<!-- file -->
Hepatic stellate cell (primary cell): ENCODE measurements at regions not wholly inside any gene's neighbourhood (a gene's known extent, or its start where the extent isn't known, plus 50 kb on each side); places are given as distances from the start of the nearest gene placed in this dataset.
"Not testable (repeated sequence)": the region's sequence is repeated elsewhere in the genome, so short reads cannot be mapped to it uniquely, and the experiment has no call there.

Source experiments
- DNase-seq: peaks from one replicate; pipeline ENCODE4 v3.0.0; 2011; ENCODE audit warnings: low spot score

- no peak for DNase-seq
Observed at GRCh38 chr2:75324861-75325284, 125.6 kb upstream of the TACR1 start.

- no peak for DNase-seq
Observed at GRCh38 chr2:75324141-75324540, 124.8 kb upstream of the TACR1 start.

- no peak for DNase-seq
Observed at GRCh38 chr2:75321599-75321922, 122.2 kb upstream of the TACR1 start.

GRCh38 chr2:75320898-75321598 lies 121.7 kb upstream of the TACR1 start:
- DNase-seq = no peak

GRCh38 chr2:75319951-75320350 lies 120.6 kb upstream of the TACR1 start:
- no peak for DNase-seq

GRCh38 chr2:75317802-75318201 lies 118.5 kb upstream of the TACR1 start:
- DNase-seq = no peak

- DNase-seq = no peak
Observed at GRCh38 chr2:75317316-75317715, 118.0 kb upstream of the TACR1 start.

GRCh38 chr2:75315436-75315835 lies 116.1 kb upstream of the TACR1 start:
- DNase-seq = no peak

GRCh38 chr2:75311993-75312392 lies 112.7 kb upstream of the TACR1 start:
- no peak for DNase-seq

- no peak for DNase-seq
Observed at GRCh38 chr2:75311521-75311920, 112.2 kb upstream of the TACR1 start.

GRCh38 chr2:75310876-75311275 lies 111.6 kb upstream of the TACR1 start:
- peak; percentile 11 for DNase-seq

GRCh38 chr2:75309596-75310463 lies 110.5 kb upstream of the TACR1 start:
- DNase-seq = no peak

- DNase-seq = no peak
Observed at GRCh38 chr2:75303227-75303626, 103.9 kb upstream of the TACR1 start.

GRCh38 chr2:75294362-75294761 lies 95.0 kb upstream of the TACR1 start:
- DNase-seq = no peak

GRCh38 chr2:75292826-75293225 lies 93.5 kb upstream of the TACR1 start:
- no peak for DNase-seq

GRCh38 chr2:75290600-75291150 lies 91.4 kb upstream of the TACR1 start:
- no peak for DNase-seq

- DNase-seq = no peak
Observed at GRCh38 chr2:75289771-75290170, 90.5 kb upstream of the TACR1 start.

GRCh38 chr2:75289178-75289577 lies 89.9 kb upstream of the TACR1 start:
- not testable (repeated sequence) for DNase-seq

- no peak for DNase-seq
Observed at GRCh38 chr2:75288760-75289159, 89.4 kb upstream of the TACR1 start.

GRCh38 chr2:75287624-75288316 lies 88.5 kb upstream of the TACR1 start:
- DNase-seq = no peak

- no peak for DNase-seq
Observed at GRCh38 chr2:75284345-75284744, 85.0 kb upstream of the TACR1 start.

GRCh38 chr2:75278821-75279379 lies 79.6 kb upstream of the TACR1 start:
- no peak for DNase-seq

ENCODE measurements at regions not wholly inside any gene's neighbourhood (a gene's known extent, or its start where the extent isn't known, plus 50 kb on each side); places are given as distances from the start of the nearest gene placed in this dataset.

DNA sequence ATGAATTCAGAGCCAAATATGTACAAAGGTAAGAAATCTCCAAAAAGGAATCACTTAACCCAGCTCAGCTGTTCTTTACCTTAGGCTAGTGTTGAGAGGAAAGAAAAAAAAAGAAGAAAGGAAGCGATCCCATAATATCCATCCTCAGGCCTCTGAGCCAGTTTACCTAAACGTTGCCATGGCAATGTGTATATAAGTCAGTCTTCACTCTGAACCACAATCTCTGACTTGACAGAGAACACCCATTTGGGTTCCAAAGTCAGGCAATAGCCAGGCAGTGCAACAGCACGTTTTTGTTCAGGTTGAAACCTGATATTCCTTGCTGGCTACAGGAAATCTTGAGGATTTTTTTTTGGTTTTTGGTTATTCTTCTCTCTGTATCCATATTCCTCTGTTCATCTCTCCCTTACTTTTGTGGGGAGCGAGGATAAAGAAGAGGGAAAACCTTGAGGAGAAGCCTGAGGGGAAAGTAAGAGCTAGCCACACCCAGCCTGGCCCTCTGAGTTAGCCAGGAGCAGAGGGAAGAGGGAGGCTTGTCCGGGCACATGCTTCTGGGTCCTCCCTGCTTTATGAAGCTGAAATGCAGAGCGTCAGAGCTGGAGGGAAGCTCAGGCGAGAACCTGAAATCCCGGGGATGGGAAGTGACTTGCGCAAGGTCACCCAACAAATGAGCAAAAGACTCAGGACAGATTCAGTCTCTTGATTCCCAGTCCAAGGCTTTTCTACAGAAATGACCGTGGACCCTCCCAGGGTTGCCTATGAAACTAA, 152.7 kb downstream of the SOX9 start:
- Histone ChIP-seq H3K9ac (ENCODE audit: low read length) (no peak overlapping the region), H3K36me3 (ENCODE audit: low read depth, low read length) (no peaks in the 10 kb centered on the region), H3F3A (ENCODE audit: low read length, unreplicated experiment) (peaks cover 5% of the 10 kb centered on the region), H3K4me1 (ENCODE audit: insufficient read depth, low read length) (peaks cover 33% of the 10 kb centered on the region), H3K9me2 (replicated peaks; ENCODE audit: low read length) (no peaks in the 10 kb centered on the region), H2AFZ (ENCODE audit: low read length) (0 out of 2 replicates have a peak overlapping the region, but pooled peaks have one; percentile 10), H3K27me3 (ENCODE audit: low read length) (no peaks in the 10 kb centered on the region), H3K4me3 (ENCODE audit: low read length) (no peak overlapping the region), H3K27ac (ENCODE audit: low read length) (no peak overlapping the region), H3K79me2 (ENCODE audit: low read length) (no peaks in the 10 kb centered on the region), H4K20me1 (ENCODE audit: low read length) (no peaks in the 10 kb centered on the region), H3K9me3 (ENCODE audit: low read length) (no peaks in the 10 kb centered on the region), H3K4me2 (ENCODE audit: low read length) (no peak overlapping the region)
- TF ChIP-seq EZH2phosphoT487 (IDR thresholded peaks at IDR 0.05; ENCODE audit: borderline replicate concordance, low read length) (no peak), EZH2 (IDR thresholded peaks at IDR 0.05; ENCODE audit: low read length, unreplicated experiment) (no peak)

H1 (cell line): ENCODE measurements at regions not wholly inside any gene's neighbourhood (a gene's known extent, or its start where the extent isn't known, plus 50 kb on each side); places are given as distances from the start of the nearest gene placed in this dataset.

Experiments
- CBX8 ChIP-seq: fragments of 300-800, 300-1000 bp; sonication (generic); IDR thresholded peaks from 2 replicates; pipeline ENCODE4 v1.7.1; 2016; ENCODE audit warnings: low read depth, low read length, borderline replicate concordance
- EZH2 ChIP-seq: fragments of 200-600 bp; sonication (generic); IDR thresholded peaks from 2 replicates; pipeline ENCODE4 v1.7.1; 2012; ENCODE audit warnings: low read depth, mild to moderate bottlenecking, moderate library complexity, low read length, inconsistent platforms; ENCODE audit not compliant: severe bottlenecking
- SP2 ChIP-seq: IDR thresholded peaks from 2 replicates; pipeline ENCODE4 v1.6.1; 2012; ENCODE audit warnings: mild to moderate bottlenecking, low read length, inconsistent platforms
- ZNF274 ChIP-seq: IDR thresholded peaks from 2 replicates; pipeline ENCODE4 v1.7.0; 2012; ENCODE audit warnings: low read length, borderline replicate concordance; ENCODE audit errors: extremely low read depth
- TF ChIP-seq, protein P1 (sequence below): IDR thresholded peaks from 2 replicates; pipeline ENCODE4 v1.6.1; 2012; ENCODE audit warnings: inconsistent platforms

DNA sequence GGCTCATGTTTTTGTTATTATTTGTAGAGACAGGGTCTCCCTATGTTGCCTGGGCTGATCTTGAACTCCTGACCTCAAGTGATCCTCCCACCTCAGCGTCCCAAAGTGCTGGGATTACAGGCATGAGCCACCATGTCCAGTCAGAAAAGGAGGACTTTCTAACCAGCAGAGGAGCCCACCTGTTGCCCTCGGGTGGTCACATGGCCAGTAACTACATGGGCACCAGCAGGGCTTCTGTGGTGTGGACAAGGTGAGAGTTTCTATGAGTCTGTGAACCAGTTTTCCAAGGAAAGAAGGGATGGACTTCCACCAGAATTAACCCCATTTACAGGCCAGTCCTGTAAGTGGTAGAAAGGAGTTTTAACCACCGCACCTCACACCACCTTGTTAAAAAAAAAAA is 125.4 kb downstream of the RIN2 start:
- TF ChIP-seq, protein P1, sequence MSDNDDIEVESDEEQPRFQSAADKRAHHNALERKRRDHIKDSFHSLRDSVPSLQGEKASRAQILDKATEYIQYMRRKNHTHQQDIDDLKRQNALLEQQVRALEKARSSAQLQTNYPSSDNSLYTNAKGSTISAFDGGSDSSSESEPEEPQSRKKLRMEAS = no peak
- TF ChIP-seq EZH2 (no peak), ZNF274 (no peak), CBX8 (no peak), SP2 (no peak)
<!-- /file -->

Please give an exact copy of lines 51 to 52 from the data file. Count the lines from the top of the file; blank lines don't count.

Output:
- Histone ChIP-seq H3K9ac (ENCODE audit: low read length) (no peak overlapping the region), H3K36me3 (ENCODE audit: low read depth, low read length) (no peaks in the 10 kb centered on the region), H3F3A (ENCODE audit: low read length, unreplicated experiment) (peaks cover 5% of the 10 kb centered on the region), H3K4me1 (ENCODE audit: insufficient read depth, low read length) (peaks cover 33% of the 10 kb centered on the region), H3K9me2 (replicated peaks; ENCODE audit: low read length) (no peaks in the 10 kb centered on the region), H2AFZ (ENCODE audit: low read length) (0 out of 2 replicates have a peak overlapping the region, but pooled peaks have one; percentile 10), H3K27me3 (ENCODE audit: low read length) (no peaks in the 10 kb centered on the region), H3K4me3 (ENCODE audit: low read length) (no peak overlapping the region), H3K27ac (ENCODE audit: low read length) (no peak overlapping the region), H3K79me2 (ENCODE audit: low read length) (no peaks in the 10 kb centered on the region), H4K20me1 (ENCODE audit: low read length) (no peaks in the 10 kb centered on the region), H3K9me3 (ENCODE audit: low read length) (no peaks in the 10 kb centered on the region), H3K4me2 (ENCODE audit: low read length) (no peak overlapping the region)
- TF ChIP-seq EZH2phosphoT487 (IDR thresholded peaks at IDR 0.05; ENCODE audit: borderline replicate concordance, low read length) (no peak), EZH2 (IDR thresholded peaks at IDR 0.05; ENCODE audit: low read length, unreplicated experiment) (no peak)